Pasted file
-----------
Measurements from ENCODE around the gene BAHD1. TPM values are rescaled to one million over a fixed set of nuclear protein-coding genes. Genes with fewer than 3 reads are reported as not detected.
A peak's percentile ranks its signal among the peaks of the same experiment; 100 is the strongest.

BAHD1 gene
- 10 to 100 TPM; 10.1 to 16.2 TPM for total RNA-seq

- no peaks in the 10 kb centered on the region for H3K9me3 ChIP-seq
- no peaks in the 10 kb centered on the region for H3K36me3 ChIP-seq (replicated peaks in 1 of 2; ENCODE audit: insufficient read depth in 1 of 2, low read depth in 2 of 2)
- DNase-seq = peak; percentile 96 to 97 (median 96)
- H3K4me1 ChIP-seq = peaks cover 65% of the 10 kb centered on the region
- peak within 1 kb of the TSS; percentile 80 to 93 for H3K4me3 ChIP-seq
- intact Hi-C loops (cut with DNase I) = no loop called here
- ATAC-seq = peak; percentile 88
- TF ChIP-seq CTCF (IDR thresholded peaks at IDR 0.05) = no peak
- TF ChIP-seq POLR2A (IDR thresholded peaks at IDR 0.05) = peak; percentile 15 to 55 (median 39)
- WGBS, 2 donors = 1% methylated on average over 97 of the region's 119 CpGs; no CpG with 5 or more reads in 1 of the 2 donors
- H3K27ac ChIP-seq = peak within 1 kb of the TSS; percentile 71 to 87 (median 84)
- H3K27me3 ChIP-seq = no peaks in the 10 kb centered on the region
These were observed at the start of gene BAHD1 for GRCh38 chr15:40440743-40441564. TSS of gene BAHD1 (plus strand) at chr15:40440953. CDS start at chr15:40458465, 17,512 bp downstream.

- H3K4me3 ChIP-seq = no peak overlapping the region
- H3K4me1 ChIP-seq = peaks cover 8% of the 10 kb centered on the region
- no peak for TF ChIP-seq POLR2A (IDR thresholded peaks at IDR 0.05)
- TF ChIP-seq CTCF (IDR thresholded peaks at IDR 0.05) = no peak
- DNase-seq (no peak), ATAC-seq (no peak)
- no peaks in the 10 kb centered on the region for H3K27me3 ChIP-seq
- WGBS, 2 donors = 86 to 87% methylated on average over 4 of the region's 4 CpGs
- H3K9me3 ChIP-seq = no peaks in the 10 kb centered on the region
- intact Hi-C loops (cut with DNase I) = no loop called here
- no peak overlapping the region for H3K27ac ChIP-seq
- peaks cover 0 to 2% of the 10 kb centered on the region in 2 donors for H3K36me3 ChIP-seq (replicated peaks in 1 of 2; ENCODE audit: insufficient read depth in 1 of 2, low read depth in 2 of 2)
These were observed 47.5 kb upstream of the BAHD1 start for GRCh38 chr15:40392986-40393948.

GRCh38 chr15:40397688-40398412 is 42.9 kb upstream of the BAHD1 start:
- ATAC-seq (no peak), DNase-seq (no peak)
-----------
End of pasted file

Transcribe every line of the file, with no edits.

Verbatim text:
Measurements from ENCODE around the gene BAHD1. TPM values are rescaled to one million over a fixed set of nuclear protein-coding genes. Genes with fewer than 3 reads are reported as not detected.
A peak's percentile ranks its signal among the peaks of the same experiment; 100 is the strongest.

BAHD1 gene
- 10 to 100 TPM; 10.1 to 16.2 TPM for total RNA-seq

- no peaks in the 10 kb centered on the region for H3K9me3 ChIP-seq
- no peaks in the 10 kb centered on the region for H3K36me3 ChIP-seq (replicated peaks in 1 of 2; ENCODE audit: insufficient read depth in 1 of 2, low read depth in 2 of 2)
- DNase-seq = peak; percentile 96 to 97 (median 96)
- H3K4me1 ChIP-seq = peaks cover 65% of the 10 kb centered on the region
- peak within 1 kb of the TSS; percentile 80 to 93 for H3K4me3 ChIP-seq
- intact Hi-C loops (cut with DNase I) = no loop called here
- ATAC-seq = peak; percentile 88
- TF ChIP-seq CTCF (IDR thresholded peaks at IDR 0.05) = no peak
- TF ChIP-seq POLR2A (IDR thresholded peaks at IDR 0.05) = peak; percentile 15 to 55 (median 39)
- WGBS, 2 donors = 1% methylated on average over 97 of the region's 119 CpGs; no CpG with 5 or more reads in 1 of the 2 donors
- H3K27ac ChIP-seq = peak within 1 kb of the TSS; percentile 71 to 87 (median 84)
- H3K27me3 ChIP-seq = no peaks in the 10 kb centered on the region
These were observed at the start of gene BAHD1 for GRCh38 chr15:40440743-40441564. TSS of gene BAHD1 (plus strand) at chr15:40440953. CDS start at chr15:40458465, 17,512 bp downstream.

- H3K4me3 ChIP-seq = no peak overlapping the region
- H3K4me1 ChIP-seq = peaks cover 8% of the 10 kb centered on the region
- no peak for TF ChIP-seq POLR2A (IDR thresholded peaks at IDR 0.05)
- TF ChIP-seq CTCF (IDR thresholded peaks at IDR 0.05) = no peak
- DNase-seq (no peak), ATAC-seq (no peak)
- no peaks in the 10 kb centered on the region for H3K27me3 ChIP-seq
- WGBS, 2 donors = 86 to 87% methylated on average over 4 of the region's 4 CpGs
- H3K9me3 ChIP-seq = no peaks in the 10 kb centered on the region
- intact Hi-C loops (cut with DNase I) = no loop called here
- no peak overlapping the region for H3K27ac ChIP-seq
- peaks cover 0 to 2% of the 10 kb centered on the region in 2 donors for H3K36me3 ChIP-seq (replicated peaks in 1 of 2; ENCODE audit: insufficient read depth in 1 of 2, low read depth in 2 of 2)
These were observed 47.5 kb upstream of the BAHD1 start for GRCh38 chr15:40392986-40393948.

GRCh38 chr15:40397688-40398412 is 42.9 kb upstream of the BAHD1 start:
- ATAC-seq (no peak), DNase-seq (no peak)